We had to have Spanish in this scene. We worked really hard with Shameik [Moore] and Luna [Velez] to have enough Spanish in there that felt credible and that didn’t alienate English speakers when they heard it. It was important that it wasn’t subtitled, that it felt completely normal, and was never presented as foreign or other.
Sometimes we overdid it. And at one point we underdid it. We spent a lot of time fine-tuning that stuff. Even in recording sessions where sometimes Rodney would be on the phone with his mom, and Luna would be on the phone with hers, and we’d be saying, “What would you say if I didn’t do my homework, and you were going to call me out?”
We tried a lot of different versions of this scene, but sometimes the most down-the-middle structure works the best. A lot of these sequences were grounded in conversations we were having about how a lot of the characters in the movie were fighting against inevitable change, and were seeking to go back to a comfortable place in the past that didn’t really exist anymore. That was the intention behind Miles and his old school, and wanting to go back to it. We decided that Miles’s school was around the corner from his house, because it let us say a lot of stuff very quickly.
The initial versions of this scene, in some ways, hit a lot of the same things but in a different order. You saw Miles hanging out a lot with a specific group of friends that we no longer meet specifically. There was a dinner-table scene with the parents, and a lot of the dynamic of that was eventually moved to the scene where he drives to school with his dad. You had stuff about how Jefferson feels about Spider-Man. In those drafts, the movie started with him telling his parents that he decided to quit school.
You don’t get the sense that Miles is Mr. Popular, but you definitely get the sense that he’s a well-liked kid who has history and rapport with the people around him. In some ways we started to draft a lot on Shameik, and his charm. This is just a piece of flavor that popped up, between the writing and the recording sessions. Miles is not in control of his powers; it’s almost like setting up what’s to come. He is a charming kid. He is starting to make connections with other people that may or may not be romantic; it’s unclear. He’s capable of getting the connection, but he just isn’t quite in control of what he’s doing yet.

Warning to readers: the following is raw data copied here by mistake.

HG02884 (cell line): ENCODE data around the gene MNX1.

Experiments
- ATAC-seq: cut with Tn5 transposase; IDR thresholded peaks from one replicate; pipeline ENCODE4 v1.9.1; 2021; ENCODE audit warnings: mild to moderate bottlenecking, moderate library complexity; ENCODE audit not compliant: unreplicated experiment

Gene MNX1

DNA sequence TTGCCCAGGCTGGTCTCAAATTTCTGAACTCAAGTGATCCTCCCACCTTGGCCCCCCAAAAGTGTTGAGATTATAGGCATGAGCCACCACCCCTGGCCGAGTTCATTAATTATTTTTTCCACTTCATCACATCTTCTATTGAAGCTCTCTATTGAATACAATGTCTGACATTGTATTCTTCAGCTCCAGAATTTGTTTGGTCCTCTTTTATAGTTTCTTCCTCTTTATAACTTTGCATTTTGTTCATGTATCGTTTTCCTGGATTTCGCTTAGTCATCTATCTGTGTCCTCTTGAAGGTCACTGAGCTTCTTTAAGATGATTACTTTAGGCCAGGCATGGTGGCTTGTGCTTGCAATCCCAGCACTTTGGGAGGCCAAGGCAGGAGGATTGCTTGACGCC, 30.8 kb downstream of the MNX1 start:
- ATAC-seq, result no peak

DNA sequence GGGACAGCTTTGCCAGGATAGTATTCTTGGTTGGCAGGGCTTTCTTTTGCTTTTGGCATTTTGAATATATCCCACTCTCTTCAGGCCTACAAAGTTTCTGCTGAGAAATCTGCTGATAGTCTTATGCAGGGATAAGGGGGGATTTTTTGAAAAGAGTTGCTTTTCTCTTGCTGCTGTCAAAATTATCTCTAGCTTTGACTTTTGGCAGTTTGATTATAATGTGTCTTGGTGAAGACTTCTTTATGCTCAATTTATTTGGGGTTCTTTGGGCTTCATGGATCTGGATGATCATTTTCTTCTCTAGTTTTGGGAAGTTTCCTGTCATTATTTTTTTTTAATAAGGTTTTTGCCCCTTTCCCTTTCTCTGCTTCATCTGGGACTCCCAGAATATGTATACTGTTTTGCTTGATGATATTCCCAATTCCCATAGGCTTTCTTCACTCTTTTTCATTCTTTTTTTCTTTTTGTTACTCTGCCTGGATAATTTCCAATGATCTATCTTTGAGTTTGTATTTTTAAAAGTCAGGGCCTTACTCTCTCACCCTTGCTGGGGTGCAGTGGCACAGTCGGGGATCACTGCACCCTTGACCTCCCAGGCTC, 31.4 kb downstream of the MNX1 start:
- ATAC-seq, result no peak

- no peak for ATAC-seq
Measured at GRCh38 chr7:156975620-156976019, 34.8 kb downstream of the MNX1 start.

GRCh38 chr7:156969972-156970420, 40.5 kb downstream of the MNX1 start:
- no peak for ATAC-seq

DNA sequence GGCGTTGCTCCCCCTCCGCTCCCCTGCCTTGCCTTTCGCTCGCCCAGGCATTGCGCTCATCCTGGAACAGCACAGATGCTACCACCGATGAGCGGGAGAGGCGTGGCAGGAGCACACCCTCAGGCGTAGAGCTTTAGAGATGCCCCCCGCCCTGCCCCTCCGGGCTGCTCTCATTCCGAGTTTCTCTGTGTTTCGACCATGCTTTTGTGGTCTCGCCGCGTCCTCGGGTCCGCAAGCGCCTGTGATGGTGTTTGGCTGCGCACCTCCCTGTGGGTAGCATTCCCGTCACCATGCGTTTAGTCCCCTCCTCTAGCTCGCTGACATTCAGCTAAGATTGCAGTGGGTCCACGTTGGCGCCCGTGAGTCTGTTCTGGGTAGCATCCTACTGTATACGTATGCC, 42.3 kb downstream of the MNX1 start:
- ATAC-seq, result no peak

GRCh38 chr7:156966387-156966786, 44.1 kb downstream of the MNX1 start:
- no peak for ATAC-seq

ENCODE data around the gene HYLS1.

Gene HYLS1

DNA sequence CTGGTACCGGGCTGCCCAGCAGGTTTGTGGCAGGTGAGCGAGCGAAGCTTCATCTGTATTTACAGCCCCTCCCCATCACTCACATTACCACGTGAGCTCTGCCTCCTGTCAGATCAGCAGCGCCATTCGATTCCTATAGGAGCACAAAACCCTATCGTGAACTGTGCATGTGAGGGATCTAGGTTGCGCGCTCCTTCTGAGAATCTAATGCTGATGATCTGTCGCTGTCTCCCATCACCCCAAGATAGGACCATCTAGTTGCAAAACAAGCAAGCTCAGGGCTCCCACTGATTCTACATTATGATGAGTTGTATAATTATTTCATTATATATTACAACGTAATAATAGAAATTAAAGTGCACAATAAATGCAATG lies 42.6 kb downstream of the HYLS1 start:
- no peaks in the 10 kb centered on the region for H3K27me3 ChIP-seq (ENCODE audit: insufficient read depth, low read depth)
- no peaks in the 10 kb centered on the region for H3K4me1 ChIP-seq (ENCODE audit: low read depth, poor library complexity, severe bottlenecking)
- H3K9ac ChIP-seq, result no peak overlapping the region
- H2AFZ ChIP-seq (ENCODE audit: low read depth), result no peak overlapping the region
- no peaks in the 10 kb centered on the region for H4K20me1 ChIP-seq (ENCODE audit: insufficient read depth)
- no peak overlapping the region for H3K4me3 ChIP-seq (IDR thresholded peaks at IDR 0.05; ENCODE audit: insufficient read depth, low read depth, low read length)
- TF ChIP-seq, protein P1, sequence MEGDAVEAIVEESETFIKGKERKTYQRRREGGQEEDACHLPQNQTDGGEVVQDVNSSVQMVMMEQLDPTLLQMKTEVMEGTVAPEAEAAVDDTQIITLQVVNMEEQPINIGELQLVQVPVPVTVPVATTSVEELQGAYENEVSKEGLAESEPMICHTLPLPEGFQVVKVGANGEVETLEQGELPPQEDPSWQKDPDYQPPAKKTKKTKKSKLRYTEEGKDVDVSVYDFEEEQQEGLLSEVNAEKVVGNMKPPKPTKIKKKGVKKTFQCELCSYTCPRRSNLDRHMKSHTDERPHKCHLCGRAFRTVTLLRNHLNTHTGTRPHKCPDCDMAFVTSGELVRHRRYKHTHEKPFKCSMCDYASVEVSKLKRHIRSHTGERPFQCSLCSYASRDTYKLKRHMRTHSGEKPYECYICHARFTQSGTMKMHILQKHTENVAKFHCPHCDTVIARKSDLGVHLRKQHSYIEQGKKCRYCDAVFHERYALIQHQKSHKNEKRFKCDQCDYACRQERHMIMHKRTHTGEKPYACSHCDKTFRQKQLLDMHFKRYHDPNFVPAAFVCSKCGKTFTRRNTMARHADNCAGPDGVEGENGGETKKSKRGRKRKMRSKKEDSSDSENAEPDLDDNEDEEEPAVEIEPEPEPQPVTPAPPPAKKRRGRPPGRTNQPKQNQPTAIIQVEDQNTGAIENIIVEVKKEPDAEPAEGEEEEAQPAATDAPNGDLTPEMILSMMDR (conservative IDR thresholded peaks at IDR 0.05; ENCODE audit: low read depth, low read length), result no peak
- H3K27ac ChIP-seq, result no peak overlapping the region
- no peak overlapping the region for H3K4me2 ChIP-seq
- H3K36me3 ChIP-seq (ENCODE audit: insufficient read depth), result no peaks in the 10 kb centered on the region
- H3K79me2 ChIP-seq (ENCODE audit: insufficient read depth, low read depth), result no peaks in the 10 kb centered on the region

The stickers that Miles works on came from Bob Persichetti and his rebellious, street-art-skateboarder past. In the initial treatment, we wanted him to have something that was a little lie that he would keep from his parents, because it felt like a good microcosm of the big lie that he has to keep from them, going forward into the next stage of his life. What’s cool with the stickers, too, is that they literally say “My name is.” It very uniquely set up that Miles was someone who was still searching for himself and identity and wasn’t quite sure who he was, and was almost trying out different versions of who he was, graphically, on these stickers.
There were many versions of this scene, even in its current structure. We tried over and over again to write more jokes for Miles. Beyond meeting Miles, this first scene with him is about mapping out the visual contours of what you’re doing, and the tonal contours of what you’re doing. You’re conveying the overture for your whole movie, and the audience is paying attention. Sometimes if you don’t establish that stuff early enough, it feels jarring later on if you take a sharp turn and do something that you haven’t set up as one of the colors you’re playing with. A lot of jokes just didn’t work. They either felt fake, or written. So we just said, “Forget it.” All we want to do is fall in love with this kid, fall in love with his family, and convey a couple of very simple things. The kid feels a little overwhelmed; he’s not prepared. He’s a regular kid who fibs to his parents, parents who have very high expectations of him because they love him and are trying to do as much as they can to help him. And, of course, we had to do all that in 45 seconds.
Below read the scripted version of the scene:
Now see how the scene plays out in the finished film: